James MacMillan
The Sacrifice
Welsh National Opera
Chandos (2 CDs)

MacMillan’s grand opera scored a hit at its premiere two seasons ago in Cardiff, and this live recording helps to explain why. Drawing on The Mabinogion, a Welsh collection of folk tales, The Sacrifice is a compendium of all-too-familiar tricks of the trade. It tells of love, revenge, public duty and private longing, but in a scenario redolent of Bosnia or Northern Ireland. Michael Symmons Roberts’ libretto is shaped in half-rhymed couplets that leave space for the music. MacMillan’s score has easy-to-identify themes and gut-wrenching climaxes, and the central duet for soprano and baritone sounds as beautiful as anything in modern opera. The gentler music includes skirling motifs from Scottish folk tradition – very fetching – and the violence is rammed home with repeated stony thwacks.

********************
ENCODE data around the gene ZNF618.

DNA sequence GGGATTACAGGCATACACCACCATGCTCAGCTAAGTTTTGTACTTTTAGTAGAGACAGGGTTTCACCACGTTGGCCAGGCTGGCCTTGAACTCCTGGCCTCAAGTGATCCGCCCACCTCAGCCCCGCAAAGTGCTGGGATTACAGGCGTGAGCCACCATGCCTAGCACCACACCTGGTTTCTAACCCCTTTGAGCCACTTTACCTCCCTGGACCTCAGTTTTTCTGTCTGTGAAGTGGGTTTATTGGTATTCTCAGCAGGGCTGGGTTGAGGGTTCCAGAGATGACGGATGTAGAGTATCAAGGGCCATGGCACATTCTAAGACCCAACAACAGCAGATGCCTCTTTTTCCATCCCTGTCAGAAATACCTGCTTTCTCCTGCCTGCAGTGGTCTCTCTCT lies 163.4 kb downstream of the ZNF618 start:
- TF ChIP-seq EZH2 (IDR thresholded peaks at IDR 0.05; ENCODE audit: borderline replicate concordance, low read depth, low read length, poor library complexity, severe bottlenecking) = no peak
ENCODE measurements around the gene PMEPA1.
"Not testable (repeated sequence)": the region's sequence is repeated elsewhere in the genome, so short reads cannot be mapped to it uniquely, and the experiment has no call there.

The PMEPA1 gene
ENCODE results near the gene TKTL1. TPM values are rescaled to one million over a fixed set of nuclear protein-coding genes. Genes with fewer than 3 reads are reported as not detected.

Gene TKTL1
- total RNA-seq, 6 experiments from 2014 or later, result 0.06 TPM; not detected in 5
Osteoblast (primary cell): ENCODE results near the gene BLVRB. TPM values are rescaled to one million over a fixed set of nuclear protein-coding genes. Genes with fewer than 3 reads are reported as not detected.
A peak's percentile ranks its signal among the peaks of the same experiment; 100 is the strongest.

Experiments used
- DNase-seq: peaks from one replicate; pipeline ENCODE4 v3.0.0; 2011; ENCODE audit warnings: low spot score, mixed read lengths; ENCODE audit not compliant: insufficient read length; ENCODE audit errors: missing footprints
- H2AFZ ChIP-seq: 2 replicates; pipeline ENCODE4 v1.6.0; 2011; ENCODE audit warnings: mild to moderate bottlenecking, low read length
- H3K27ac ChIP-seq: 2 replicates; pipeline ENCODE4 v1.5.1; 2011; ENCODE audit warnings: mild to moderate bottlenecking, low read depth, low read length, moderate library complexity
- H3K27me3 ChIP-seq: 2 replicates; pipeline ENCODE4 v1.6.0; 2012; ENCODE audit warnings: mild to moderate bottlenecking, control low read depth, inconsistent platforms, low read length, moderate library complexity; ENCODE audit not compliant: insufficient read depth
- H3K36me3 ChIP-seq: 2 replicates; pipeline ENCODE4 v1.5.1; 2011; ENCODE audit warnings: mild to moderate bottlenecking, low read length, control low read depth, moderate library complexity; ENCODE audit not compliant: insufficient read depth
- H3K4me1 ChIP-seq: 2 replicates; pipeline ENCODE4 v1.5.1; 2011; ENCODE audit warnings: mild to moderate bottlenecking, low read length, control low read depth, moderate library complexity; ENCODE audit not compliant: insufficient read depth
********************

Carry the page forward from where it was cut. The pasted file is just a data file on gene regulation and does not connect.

So why can’t I recommend it? The problem with The Sacrifice is that it is an old opera masquerading as new. The ideas are second-hand, formulaic and full of clichés. Most of the music is a rehash of other composers’ styles – Shostakovich in the tensile opening string theme, Britten in the female quartet at the end of Act One, Strauss in the Klytaemnestra-like panic of the Act Two finale – without their psychological depth.

The performance reflects well on all concerned – the conductor Anthony Negus, WNO’s orchestra and chorus, and a cast led by Lisa Milne, who gives the performance of her life as Sian, the woman who sacrifices love for duty. Chandos would have done them, and MacMillan, a bigger favour if it had released The Sacrifice as a DVD: it was thanks to Katie Mitchell’s good-looking production, and the strong acting performances she drew, that audiences were so easily taken in.

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